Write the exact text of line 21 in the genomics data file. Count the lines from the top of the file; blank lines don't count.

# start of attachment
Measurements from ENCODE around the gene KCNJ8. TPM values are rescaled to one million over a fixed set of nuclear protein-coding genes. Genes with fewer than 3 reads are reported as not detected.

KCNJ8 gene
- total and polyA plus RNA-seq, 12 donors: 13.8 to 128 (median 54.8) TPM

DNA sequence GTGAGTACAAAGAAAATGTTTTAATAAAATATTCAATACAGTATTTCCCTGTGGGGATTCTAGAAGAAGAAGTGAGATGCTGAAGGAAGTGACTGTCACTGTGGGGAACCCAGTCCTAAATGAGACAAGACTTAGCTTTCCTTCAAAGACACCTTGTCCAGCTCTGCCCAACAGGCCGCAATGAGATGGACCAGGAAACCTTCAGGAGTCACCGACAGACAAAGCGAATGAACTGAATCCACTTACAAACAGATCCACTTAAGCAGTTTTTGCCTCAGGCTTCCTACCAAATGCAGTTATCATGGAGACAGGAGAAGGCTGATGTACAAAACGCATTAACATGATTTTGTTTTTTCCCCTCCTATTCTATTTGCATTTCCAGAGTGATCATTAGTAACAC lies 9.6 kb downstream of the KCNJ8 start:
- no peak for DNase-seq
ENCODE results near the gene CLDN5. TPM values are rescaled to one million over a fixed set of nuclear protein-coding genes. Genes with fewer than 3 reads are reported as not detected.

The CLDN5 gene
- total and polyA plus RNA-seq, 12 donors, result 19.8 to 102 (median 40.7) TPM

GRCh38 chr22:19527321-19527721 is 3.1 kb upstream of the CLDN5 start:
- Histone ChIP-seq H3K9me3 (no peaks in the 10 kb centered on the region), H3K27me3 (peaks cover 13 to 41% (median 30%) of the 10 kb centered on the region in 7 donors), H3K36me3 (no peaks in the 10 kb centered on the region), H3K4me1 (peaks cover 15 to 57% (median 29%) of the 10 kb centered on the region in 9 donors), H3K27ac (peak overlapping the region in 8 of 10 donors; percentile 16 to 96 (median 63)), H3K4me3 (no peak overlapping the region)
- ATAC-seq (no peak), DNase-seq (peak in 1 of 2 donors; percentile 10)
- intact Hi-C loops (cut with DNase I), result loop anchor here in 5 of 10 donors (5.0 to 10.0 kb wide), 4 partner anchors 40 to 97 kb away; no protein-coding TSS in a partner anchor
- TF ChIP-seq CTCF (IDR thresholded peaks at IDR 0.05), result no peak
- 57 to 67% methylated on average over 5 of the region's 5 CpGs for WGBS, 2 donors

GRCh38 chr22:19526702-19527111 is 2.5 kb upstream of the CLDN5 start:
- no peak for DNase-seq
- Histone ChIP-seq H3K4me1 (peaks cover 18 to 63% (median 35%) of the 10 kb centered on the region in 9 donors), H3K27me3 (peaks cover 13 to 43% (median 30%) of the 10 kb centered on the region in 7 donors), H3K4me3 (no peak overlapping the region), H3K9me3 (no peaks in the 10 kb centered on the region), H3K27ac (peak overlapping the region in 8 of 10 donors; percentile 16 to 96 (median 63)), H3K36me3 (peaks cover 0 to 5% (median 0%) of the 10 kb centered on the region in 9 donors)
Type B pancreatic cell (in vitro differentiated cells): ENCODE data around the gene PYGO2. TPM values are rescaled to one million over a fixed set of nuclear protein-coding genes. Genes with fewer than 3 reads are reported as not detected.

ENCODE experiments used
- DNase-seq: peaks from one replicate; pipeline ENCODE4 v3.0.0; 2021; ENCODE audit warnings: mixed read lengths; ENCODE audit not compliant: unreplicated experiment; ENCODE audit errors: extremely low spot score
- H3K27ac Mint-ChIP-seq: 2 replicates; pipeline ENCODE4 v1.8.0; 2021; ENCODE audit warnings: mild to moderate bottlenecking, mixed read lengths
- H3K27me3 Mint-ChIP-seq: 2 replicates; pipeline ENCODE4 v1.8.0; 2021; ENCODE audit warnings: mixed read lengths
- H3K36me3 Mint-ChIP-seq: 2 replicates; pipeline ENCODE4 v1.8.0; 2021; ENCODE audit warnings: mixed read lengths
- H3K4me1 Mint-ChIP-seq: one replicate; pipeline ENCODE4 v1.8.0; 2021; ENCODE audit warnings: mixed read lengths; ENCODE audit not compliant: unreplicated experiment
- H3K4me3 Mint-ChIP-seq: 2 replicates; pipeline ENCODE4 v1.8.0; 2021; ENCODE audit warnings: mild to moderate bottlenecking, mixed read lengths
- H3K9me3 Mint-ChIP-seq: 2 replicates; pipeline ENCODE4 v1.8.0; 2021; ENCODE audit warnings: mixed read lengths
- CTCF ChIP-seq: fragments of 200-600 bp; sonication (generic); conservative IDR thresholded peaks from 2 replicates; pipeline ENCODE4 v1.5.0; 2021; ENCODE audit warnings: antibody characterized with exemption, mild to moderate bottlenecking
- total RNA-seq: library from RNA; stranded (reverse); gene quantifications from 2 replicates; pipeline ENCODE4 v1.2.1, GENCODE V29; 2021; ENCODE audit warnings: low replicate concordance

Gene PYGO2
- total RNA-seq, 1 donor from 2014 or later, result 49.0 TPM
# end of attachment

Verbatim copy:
- H3K27ac Mint-ChIP-seq: 2 replicates; pipeline ENCODE4 v1.8.0; 2021; ENCODE audit warnings: mild to moderate bottlenecking, mixed read lengths